The project has already received more than $7.5 million in funding and continues to go from strength to strength.
Based in Sweden, this startup is the company responsible for the IGDB (Internet Game Database).
8 Dudes in a Garage AB aspire to create ‘the ultimate gaming website’. They have created a user-friendly portal through which they’ve already built a close-knit community of gamers, developers, and everyone in-between.
The IGDB aims to provide detailed, unbiased information about games of all types — giving everyone an even platform, from indie newcomers to industry greats. They even offer their API — free of charge — to help others to make use of the data for their own projects within the games industry.
Their extensive database has also enabled them to put together side projects of their own such as IGDB TV, which collects trailers, previews, and other game-related footage from around the world. Viewers can click on the game’s title or cover image to be taken to a page of the IGDB where they can learn more about the game.
Another socially responsible startup, Norway’s climate-conscious Chooose, gives users an accessible route to becoming ‘carbon positive’. Chooose was the first company to create carbon credit on blockchain, and was awarded the title of Best Nordic Company at the 2018 Extreme Tech Challenge.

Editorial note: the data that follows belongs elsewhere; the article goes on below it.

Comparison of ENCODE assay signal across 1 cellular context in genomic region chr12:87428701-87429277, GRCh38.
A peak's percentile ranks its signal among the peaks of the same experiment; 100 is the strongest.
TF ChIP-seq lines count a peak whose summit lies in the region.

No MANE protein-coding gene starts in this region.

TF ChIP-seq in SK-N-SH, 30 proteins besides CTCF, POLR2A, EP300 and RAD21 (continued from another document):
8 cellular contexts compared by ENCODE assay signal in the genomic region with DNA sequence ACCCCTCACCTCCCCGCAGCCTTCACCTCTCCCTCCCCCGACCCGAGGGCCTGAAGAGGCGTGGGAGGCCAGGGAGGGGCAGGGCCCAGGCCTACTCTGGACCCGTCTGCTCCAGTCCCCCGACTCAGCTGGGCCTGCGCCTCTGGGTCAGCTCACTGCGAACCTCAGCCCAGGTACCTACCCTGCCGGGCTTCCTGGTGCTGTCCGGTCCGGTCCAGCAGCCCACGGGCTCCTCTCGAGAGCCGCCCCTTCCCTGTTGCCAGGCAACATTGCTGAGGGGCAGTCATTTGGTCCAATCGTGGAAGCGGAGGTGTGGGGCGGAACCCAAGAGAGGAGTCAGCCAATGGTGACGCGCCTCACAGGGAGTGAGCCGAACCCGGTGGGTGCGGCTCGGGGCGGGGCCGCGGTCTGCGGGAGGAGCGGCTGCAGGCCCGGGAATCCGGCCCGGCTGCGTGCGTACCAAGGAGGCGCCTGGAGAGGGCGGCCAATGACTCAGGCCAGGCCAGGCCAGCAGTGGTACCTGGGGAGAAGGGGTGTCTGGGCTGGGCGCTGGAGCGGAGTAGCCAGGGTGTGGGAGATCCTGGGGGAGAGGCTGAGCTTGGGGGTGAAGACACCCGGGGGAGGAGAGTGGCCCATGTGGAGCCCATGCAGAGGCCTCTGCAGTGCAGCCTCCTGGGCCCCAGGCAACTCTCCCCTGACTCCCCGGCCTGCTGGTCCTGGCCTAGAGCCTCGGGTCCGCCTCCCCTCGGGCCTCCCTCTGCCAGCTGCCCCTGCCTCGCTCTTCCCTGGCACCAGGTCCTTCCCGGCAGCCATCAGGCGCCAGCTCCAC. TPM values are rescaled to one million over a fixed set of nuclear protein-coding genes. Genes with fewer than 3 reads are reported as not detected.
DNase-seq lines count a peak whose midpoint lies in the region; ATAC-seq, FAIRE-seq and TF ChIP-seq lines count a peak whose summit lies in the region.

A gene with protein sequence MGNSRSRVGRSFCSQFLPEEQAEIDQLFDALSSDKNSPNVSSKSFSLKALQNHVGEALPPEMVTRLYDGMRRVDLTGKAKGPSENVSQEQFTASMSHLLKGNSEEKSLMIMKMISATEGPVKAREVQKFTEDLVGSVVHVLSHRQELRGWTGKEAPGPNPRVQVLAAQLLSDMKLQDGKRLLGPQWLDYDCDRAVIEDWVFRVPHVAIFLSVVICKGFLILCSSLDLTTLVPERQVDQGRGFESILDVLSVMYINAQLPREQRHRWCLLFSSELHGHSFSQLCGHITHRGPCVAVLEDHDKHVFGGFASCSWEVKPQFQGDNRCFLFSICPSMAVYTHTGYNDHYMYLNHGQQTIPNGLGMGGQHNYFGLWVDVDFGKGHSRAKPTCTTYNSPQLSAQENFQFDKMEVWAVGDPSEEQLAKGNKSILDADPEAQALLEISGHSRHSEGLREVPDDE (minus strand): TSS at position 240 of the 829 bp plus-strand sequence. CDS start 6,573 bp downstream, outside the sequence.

Subscriptions start at £2.50 per month, which Chooose describes as enough to ‘remove your travel CO2 footprint’. The money spent on these subscriptions is then invested via carbon credits by Choose in high quality, high impact development projects around the world via a UN scheme.
So far, more than 80 million kilos of CO2e have been eliminated, and the startup aims to raise that total to 150 million by the end of 2018.
It’s worth remembering that many of these startups began with just a few determined individuals, which is pretty inspiring. If you have a promising idea and the drive to make it a reality, you’re already on the right path. You may experience failures along the way, but the most resilient are successful.
The success of the startups listed above is in no small part due to the novelty and utility of their ideas. This growing network of international innovators is also reforming the landscape of digital tech, as new players constantly come to the forefront.
So whether you’re seeking inspiration to start your own business, considering a potential collaboration, or simply getting to know the industry, don’t overlook the Nordic countries. Their growing array of fantastic startups is forging a path in the competitive world of modern tech.
Patrick Foster is an e-commerce expert writer from Ecommerce Tips — an industry-leading e-commerce blog that shares the latest news and insights from the sector. Patrick loves covering everything from business growth hacks, to product development, to e-commerce tools. Check out the latest posts on Twitter @myecommercetips.